Netgear vs TP-Link

Netgear vs TP-Link

If you’re looking for the pros and cons of Netgear vs TP-Link, I have experience with both and I’m glad to share it.

Netgear is a well established brand, having been on the market since 1996.

I don’t blame you if you’ve never heard of TP-Link. They were founded in 1996 but if you were buying their stuff before 2005, you’re well ahead of me. But I like them a lot.
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Linksys vs TP-Link

Linksys vs TP-Link

If you’re looking for the pros and cons of Linksys vs TP-Link, I have experience with both and I’m glad to share it.

Linksys is a well established brand. From 2003 to 2013, they were Cisco’s consumer products division. Since 2013, they’ve been part of Belkin. Prior to Cisco buying them, they were an independent company, founded in 1988. Linksys was the first company to sell 100 million routers.

I don’t blame you if you’ve never heard of TP-Link. They were founded in 1996 but if you were buying their stuff before 2005, you’re well ahead of me.

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Asuswrt-Merlin vs Cisco

I recently saw advice to buy a Cisco RV130W instead of buying an Asus router such as an RT-AC66U and souping it up with Asuswrt-Merlin. I can see both sides of the argument but in the end I favor the Asus solution when I consider Asuswrt-Merlin vs Cisco. Here’s why.

Now, if you’re arguing business vs personal use, there’s no contest. In a business setting, buy the Cisco.

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How to find inexpensive routers to run DD-WRT

How to find inexpensive routers to run DD-WRT

I’ve been using and recommending DD-WRT for years, but it’s getting harder to find inexpensive routers to run DD-WRT. Many inexpensive routers now use non-Broadcom chipsets that DD-WRT and other third-party firmware don’t support well, or at all.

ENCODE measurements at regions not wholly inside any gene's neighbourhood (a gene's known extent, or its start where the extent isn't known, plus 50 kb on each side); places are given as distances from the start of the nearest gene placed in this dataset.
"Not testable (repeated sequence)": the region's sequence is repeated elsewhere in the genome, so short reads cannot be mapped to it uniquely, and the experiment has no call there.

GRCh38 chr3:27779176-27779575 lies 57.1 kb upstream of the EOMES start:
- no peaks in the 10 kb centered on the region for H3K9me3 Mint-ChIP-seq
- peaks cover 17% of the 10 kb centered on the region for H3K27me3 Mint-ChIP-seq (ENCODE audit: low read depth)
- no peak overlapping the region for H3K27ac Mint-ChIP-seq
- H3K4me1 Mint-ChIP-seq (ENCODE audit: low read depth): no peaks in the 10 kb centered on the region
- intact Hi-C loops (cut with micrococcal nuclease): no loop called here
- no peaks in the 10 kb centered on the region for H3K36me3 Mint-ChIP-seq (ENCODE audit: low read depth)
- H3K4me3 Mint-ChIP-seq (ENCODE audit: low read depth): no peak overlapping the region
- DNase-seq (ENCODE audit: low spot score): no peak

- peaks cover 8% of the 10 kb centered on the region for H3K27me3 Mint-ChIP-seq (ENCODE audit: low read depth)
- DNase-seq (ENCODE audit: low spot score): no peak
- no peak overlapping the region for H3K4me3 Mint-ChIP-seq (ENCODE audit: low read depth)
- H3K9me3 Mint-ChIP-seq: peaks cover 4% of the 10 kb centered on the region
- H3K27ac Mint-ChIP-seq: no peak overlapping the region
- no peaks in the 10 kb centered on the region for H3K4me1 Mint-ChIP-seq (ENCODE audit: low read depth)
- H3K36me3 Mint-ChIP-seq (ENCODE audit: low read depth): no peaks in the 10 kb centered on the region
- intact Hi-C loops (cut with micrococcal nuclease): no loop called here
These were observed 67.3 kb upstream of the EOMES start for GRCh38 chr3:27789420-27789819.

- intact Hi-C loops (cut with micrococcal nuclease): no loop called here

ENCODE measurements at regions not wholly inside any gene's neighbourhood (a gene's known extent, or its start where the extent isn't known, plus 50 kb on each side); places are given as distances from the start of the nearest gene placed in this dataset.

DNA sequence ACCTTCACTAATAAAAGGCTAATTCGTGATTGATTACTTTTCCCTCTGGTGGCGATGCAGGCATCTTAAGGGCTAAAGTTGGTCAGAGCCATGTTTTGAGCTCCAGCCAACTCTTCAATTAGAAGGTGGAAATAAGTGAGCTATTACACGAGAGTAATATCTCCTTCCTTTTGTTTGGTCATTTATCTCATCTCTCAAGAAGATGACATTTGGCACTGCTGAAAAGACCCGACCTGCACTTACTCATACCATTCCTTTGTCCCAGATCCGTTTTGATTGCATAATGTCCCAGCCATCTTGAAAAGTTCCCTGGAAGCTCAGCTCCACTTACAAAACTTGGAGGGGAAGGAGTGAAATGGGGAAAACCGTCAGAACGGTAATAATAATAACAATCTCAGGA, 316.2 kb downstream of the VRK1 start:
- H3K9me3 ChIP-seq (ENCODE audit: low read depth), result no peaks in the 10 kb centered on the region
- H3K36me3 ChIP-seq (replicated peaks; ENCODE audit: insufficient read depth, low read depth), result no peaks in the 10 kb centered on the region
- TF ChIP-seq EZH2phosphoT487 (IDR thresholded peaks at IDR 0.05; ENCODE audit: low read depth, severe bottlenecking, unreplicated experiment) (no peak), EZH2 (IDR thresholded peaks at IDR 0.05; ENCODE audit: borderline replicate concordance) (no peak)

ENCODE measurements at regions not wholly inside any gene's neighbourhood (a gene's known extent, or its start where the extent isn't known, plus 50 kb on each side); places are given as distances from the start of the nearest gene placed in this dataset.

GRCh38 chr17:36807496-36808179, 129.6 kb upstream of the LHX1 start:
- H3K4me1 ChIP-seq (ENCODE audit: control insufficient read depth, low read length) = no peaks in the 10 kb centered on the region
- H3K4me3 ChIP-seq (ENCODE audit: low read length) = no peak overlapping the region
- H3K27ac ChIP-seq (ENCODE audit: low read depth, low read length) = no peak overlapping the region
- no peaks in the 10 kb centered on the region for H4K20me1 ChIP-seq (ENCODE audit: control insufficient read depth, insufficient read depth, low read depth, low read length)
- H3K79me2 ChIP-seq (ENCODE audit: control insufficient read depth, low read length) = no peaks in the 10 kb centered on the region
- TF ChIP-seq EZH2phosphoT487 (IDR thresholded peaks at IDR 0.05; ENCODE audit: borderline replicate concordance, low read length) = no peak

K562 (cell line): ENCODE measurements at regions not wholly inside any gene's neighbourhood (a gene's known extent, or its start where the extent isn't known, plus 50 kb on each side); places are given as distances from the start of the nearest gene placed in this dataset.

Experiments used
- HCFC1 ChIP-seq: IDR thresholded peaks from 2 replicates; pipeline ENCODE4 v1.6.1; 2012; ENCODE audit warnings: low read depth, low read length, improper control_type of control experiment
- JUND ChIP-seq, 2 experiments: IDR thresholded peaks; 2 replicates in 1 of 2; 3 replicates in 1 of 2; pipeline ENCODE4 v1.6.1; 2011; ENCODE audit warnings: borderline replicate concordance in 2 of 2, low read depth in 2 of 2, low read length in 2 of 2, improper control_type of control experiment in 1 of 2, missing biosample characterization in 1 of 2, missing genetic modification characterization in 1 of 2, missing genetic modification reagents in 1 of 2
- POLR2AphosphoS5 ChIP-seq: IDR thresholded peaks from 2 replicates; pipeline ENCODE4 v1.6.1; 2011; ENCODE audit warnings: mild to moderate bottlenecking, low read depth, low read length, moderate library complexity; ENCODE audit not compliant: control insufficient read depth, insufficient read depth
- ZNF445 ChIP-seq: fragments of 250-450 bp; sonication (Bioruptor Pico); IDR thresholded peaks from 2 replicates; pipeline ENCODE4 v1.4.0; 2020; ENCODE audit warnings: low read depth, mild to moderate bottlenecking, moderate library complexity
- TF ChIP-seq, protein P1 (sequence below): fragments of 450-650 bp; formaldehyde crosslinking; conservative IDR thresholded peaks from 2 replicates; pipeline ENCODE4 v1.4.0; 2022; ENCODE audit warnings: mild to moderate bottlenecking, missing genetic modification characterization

But there’s still a way to get inexpensive, compatible routers that isn’t likely to change any time soon.

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Phil Kerpen, net neutrality, and socialism: A post-mortem

I learned the hard way a few weeks ago how net neutrality can be equated with socialism, an argument that puzzles people who work on computer networks for a living and see networking as a big flow of electrons. I think it’s very important that we understand how this happens.

Here’s the tactic: Find a socialist who supports net neutrality. Anoint him the leader of the movement. Bingo, anyone who supports net neutrality follows him, and therefore is a communist.

Political lobbyist and Fox News contributor Phil Kerpen told me Robert W. McChesney was the leader of the net neutrality movement, and he sent me a quote in the form of a meme longer than the Third Epistle of St. John. Yet in a Google search for the key words from that quote, “net neutrality bring down media power structure,” I can’t find him. So then I tried Bing, where I found him quoted on a web site called sodahead.com, but I couldn’t find the primary source.

For the leader of a movement the size of net neutrality, he sure keeps a low profile. Google and Netflix are two multi-billion-dollar companies that support net neutrality. I’m sure it’s news to them that they’re taking orders from Robert W. McChesney. Read more

USB malware: What you need to know

Tomorrow morning on Fox 2: How this USB drive could be worse than the worst malware you’ve ever imagined!

Yes, when a security vulnerability hits TV news, it’s a big deal. It’s probably also sensationalized. And it’s not time to panic yet. Read more

Home network projects for a budding sysadmin

A very good question came in as a comment to my earlier post, the benefits of practicing IT at home. What do I mean by putting some Windows 7 machines on a domain? It’s one of several good home network projects.

I mean standing up a server with centralized user accounts and shares, running on Windows Server or Samba, whichever you can afford. Make it a print server too, and print from it, just like you would from an office. Then extend it, and extend your sysadmin skills. Here are several ideas for projects of varying length, difficulty, and expense.

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